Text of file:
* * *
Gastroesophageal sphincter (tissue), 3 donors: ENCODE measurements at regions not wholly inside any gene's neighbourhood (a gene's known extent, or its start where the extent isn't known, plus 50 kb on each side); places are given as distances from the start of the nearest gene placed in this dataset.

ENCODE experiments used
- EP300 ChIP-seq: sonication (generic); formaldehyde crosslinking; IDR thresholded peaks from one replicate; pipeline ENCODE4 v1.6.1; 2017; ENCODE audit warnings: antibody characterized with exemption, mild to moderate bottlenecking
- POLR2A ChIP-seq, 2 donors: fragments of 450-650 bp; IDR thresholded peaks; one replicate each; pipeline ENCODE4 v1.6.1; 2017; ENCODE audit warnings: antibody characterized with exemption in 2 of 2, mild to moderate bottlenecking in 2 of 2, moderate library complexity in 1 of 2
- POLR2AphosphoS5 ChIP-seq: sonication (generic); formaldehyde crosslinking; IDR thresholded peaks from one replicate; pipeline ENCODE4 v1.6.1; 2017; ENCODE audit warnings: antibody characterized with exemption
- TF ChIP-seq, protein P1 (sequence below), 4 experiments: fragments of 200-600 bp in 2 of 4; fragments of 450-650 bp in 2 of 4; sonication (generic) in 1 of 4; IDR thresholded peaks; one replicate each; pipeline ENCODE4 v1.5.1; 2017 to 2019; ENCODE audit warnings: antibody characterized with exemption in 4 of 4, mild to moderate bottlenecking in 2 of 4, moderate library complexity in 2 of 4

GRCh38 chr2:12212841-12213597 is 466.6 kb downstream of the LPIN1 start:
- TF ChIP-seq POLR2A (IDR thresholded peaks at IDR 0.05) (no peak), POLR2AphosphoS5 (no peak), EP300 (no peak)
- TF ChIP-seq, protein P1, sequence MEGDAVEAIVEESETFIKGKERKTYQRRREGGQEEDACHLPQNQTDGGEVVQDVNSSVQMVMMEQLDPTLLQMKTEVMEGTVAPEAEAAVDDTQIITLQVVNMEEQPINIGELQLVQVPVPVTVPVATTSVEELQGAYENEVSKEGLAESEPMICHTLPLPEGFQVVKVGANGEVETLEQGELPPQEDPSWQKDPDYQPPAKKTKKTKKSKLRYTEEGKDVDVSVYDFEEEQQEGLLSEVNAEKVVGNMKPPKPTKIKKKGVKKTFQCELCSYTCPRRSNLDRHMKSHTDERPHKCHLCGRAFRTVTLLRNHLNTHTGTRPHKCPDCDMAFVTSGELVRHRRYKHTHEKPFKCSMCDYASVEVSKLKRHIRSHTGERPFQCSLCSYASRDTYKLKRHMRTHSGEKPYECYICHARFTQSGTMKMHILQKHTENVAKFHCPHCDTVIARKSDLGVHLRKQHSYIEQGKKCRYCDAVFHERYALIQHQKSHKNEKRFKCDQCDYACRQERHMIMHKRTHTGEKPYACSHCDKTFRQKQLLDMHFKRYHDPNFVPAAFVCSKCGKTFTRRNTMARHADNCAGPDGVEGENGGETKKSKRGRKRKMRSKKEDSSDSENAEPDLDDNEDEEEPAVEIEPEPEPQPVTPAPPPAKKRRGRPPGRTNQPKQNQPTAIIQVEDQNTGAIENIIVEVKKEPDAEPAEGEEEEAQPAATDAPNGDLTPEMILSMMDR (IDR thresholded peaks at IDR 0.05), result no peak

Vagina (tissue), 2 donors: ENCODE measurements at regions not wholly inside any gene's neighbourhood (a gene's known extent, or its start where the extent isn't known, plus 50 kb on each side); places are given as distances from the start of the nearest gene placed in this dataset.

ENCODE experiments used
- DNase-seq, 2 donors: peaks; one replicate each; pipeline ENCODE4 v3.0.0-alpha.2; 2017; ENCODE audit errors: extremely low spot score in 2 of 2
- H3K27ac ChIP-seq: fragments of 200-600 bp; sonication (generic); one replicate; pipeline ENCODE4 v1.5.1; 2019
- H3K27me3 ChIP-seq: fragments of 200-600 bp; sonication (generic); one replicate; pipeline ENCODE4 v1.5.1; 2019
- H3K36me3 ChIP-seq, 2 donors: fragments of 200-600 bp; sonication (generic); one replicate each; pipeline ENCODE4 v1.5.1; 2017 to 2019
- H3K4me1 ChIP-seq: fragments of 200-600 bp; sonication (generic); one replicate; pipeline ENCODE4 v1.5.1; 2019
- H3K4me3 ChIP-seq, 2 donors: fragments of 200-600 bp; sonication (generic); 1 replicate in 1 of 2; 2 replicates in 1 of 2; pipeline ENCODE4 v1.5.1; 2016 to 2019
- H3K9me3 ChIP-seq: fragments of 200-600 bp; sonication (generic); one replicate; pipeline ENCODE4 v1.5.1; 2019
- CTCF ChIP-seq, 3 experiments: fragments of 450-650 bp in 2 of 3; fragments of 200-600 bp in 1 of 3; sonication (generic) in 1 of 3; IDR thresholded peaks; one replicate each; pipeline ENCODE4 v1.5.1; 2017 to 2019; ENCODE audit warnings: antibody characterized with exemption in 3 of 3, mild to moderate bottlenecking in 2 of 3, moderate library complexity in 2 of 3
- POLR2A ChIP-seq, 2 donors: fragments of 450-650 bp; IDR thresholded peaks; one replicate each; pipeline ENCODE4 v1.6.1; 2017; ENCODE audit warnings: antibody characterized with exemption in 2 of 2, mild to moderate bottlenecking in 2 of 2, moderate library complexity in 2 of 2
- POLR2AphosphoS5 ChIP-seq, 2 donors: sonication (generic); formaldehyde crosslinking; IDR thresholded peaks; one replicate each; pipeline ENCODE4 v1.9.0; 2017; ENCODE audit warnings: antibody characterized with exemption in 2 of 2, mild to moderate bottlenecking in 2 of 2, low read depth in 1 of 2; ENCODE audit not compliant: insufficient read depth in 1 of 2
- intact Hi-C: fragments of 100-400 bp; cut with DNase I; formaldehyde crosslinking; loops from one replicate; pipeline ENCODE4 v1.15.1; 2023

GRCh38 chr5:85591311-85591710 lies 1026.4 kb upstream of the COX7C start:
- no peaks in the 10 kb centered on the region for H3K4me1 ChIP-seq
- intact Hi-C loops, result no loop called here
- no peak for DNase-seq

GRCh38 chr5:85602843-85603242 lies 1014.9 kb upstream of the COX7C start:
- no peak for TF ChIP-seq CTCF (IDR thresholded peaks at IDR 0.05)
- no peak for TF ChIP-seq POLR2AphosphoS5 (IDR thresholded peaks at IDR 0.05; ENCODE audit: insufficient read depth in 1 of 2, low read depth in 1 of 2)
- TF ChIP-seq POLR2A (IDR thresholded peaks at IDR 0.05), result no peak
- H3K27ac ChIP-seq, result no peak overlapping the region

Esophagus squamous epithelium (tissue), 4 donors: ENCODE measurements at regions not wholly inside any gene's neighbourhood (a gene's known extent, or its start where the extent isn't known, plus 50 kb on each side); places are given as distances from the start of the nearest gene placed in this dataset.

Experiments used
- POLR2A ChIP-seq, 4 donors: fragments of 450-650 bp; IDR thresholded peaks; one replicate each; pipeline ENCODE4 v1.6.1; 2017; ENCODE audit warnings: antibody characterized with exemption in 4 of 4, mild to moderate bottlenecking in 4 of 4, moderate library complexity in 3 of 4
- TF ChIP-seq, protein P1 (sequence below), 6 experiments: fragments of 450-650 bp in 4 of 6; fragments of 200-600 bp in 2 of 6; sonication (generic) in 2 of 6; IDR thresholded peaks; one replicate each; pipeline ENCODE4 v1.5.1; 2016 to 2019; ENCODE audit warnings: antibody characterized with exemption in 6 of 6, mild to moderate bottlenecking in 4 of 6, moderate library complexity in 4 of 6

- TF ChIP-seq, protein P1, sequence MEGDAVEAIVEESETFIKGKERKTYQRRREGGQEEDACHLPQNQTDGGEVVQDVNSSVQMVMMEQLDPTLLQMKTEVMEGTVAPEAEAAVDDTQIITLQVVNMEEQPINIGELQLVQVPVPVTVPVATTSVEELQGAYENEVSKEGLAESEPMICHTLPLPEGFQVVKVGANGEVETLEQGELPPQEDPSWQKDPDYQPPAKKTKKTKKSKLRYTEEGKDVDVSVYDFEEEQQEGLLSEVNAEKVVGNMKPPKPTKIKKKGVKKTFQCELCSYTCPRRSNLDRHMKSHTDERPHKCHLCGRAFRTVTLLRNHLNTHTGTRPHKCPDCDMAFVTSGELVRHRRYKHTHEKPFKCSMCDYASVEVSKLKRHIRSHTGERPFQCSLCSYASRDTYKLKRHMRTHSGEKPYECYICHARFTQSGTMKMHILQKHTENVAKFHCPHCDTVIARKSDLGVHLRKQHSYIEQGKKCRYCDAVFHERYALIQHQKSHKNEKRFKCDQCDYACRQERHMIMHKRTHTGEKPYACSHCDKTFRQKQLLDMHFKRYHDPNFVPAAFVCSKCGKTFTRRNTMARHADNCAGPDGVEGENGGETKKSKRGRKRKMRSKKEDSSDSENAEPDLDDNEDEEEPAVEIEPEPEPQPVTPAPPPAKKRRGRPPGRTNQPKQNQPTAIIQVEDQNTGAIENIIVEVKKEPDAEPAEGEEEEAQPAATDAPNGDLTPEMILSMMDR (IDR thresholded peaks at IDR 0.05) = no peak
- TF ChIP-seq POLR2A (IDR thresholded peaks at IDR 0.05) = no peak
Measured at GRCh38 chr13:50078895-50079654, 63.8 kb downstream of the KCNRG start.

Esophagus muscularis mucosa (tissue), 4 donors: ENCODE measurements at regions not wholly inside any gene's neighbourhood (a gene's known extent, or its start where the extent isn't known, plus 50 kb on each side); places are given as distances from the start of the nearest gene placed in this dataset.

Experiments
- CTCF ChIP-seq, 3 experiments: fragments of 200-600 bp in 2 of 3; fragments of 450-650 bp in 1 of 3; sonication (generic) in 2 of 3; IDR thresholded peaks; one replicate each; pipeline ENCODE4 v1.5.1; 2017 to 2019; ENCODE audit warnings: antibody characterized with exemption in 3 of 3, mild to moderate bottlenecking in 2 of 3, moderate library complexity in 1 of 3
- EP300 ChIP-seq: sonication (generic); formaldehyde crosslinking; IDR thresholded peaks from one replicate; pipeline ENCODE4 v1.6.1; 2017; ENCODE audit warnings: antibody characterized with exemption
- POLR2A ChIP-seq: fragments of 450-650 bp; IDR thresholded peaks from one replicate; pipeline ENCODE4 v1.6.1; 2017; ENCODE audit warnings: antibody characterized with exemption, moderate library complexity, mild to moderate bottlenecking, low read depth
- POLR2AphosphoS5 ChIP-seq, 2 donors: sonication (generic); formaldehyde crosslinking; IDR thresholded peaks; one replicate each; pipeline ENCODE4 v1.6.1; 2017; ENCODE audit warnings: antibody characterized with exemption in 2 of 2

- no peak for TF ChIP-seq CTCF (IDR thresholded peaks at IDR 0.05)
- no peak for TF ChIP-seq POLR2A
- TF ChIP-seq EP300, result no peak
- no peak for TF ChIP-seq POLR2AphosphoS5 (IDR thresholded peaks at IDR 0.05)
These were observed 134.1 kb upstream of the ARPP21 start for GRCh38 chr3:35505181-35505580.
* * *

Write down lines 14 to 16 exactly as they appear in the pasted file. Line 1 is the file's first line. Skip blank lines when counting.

- H3K27me3 ChIP-seq: fragments of 200-600 bp; sonication (generic); one replicate; pipeline ENCODE4 v1.5.1; 2019
- H3K36me3 ChIP-seq, 2 donors: fragments of 200-600 bp; sonication (generic); one replicate each; pipeline ENCODE4 v1.5.1; 2017 to 2019
- H3K4me1 ChIP-seq: fragments of 200-600 bp; sonication (generic); one replicate; pipeline ENCODE4 v1.5.1; 2019